Local authorities will be responsible for improving the health of their local populations by pulling together all of the work done by the NHS, social care, housing, environmental health, leisure and transport services. Local authorities will be required to appoint a Director of Public Health and publish annual reports to chart local progress in health improvement. It is therefore important that you forge relationships with them to influence how your local dermatology services are developed.
Clinical Commissioning groups (CCGs)
CCGs have been in operation across the country, in shadow form, since the bill was introduced in January 2011. All GP practices will have to become members of a CCG. Groups of GP Practices will work together with other professionals including hospital doctors and nurses in Clinical Commissioning Groups (CCGs) will assume financial responsibility of the NHS Budget (£80billion), and commissioning secondary care services. As you will be aware, Strategic Health Authorities (SHAs) and Primary Care Trusts (PCTs) who were previously in charge of the NHS Budget, will be abolished by April 2013. CCGs are required to seek approval from their local authorities via their Health and Wellbeing boards, and their respective Local Health Watch; and to obtain advice from people with ‘a broad range of professional expertise’, mainly clinical senates and clinical networks. You will therefore need to familiarise themselves with who your local CCGs are, in order to build effective professional working relationships.
Health and Wellbeing Boards (Part of local authorities)
Health and Wellbeing Boards will have a duty to encourage integrated commissioning between health, social care and public health by bring together representatives from each of these areas. They will provide a forum across these groups to discuss the future shape of services, building on their assessments of local health and care needs. Their tasks will include developing joint health and wellbeing strategies to inform local commissioning plans. Representation on these Boards must include: one local elected representative, a representative of both the CCG and the Local Healthwatch, a local authority director for adult social services and children’s services and a director of public health. These representatives will be able to influence and challenge commissioning decisions and promote integrated health and care. These boards will report to the local authority’s Health Overview and Scrutiny Committee.
Healthwatch England (Formerly Local Involvement Networks LINks)
Healthwatch England the new national statutory consumer champion for health and social care in England was launched on 1st October 2012. Local Healthwatch will act as a point of contact for individuals, community groups and voluntary organisations dealing with health and social care services. Along with the Health and Wellbeing Boards, Healthwatch England and Local Healthwatch will give patients a stronger voice by making patient involvement an integral part of the commissioning process. The BAD has developed some guidance about how dermatology departments can proactively involve and engage with their patients. Please note that local healthwatch organisations begin work in April 2013. Until then LINks continue to help shape services.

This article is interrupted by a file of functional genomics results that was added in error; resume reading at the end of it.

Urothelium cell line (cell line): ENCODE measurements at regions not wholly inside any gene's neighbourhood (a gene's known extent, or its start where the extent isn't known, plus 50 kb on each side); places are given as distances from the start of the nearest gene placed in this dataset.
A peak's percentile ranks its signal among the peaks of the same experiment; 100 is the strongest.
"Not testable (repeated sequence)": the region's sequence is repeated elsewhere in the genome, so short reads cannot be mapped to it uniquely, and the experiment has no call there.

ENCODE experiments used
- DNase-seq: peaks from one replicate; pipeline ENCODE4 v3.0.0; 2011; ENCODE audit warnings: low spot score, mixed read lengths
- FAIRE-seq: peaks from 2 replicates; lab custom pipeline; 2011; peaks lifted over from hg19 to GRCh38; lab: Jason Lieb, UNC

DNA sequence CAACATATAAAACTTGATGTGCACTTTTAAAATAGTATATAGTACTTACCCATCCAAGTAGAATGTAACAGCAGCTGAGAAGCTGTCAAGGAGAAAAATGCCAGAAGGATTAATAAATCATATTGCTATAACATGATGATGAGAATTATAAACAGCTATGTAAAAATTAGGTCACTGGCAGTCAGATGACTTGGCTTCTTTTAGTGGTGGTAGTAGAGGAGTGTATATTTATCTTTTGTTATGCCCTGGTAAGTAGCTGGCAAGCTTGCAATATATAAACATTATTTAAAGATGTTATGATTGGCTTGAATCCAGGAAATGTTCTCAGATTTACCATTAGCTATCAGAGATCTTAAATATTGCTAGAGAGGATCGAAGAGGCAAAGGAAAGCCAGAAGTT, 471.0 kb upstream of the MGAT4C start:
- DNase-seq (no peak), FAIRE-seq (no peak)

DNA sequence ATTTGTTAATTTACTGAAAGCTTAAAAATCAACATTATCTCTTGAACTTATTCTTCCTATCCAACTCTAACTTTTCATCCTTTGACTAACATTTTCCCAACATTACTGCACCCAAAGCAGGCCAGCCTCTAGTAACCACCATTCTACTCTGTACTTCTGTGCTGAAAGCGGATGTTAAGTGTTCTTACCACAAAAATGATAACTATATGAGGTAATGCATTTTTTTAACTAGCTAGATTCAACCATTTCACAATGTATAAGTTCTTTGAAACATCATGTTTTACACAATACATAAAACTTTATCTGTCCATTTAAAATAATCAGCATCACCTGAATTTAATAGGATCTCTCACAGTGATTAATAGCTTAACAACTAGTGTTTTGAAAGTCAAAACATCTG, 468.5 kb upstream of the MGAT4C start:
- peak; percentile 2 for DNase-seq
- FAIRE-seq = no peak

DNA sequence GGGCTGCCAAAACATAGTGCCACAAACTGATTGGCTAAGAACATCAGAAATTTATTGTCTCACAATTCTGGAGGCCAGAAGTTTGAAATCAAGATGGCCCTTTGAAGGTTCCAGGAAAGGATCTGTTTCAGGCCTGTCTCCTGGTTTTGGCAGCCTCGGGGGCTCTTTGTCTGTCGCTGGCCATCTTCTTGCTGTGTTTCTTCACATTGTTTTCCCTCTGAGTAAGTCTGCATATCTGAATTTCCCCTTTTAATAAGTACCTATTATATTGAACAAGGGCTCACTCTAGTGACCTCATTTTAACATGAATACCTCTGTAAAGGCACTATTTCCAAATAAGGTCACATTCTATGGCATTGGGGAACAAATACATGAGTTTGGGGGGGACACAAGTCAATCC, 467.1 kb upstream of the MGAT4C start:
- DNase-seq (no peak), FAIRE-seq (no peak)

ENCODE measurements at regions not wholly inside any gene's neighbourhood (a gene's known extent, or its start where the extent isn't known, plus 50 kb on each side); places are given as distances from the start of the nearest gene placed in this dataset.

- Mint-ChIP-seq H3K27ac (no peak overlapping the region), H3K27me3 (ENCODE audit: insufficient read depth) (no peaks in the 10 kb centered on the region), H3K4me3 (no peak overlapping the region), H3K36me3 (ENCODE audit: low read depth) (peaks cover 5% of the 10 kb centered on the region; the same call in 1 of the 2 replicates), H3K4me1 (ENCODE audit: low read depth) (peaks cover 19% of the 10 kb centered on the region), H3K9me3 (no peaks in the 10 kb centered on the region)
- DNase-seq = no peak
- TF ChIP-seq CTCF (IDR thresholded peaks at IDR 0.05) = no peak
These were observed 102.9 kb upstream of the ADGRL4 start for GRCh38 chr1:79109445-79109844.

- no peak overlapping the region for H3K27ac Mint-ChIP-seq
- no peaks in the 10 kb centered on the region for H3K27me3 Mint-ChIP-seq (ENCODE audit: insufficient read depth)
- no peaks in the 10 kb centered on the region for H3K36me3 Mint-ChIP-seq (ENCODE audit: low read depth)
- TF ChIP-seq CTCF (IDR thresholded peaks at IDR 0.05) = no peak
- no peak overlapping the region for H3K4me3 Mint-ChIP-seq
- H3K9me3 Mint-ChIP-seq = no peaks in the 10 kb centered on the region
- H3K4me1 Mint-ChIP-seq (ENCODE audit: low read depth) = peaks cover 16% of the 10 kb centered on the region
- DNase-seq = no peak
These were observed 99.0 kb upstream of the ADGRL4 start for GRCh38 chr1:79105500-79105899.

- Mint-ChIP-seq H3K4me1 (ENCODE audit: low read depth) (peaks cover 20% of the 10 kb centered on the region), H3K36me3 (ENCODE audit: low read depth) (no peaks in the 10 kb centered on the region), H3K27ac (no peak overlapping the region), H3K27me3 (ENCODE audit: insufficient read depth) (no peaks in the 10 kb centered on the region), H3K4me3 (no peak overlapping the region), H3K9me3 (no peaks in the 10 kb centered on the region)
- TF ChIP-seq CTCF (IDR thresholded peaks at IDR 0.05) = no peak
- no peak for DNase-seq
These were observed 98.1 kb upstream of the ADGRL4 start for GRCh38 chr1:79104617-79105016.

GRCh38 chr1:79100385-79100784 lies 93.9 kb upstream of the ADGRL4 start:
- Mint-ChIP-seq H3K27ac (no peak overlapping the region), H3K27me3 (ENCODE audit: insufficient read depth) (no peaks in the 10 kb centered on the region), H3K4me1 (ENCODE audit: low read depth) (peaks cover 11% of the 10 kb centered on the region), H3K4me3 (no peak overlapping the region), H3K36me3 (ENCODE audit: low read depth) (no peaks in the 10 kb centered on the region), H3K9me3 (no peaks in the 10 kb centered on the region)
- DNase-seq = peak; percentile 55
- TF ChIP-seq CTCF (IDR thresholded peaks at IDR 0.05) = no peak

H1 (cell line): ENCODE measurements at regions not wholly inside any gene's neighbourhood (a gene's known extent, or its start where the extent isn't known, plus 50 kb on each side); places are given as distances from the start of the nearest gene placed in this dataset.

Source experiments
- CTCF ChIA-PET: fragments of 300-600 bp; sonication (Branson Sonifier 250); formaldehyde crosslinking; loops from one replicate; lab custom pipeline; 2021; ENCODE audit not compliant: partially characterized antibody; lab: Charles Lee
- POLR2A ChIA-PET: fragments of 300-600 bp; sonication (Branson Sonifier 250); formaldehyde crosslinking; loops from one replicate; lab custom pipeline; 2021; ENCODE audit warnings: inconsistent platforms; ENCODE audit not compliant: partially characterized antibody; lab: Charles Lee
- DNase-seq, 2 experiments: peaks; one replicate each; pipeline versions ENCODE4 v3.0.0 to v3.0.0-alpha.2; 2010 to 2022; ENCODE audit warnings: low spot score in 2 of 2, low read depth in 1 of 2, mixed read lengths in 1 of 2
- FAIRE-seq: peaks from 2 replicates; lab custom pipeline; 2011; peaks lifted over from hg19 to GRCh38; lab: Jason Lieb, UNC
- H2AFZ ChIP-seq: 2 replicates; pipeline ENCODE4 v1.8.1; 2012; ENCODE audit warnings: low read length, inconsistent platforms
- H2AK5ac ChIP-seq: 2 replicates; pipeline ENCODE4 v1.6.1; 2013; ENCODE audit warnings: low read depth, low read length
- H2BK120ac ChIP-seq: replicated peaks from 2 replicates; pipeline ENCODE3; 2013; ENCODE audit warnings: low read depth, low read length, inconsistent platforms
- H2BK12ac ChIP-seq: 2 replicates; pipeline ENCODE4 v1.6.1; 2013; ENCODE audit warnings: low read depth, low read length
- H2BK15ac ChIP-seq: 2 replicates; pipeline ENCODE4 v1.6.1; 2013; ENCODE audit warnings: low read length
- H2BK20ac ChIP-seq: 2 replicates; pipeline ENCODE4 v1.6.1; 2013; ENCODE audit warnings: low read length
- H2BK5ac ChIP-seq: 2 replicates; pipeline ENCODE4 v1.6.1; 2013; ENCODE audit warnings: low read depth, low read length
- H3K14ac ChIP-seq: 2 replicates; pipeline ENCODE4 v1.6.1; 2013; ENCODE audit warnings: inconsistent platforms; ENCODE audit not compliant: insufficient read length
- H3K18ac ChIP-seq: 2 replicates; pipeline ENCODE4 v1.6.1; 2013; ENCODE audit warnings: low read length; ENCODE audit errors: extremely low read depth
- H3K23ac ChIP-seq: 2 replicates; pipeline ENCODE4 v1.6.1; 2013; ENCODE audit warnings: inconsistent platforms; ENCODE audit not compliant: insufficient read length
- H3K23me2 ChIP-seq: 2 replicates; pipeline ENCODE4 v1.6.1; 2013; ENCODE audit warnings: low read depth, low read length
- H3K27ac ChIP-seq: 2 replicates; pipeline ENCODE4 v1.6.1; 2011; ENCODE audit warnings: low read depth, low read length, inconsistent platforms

National Quality Board
The National Quality Board (NQB) has published its final report setting out how quality will be maintained and improved in the new health system.
The NQB brings together the national organisations across the health system responsible for quality including the Care Quality Commission, Monitor, the NHS Trust Development Authority, NICE, the General Medial Council, the Nursing and Midwifery Council, the NHS Commissioning Board, Public Health England and the Department of Health.
This report focuses predominantly on how the new system should prevent, identify and respond to serious failures in quality and provides a collective statement from NQB members as to:
1. The nature and place of quality in the new health system;
2. The distinct roles and responsibilities for quality of the different parts of the system;
3. How the different parts of the system should work together to share information and intelligence on quality and to ensure an aligned and coordinated system wide response in the event of a quality failure; and
4. The values and behaviours that all parts of the system will need to display in order to put the interests of patients and the public first and ahead of organisational interests.
Quality Surveillance Group
QSGs will be established between now and March 2013, ready to go live in the new system from April 2013. The NQB guidance includes an assurance process, which will be rolled out between January and March 2013, to ensure that the network of QSGs is ready to go live from April.
They should seek to reduce the burden of performance management and regulation on providers of services, by ensuring that supervisory, commissioning and regulatory bodies work in a more coordinated way. QSGs will be supported and facilitated by the NHS Commissioning Board’s 27 Area and four Regional Teams.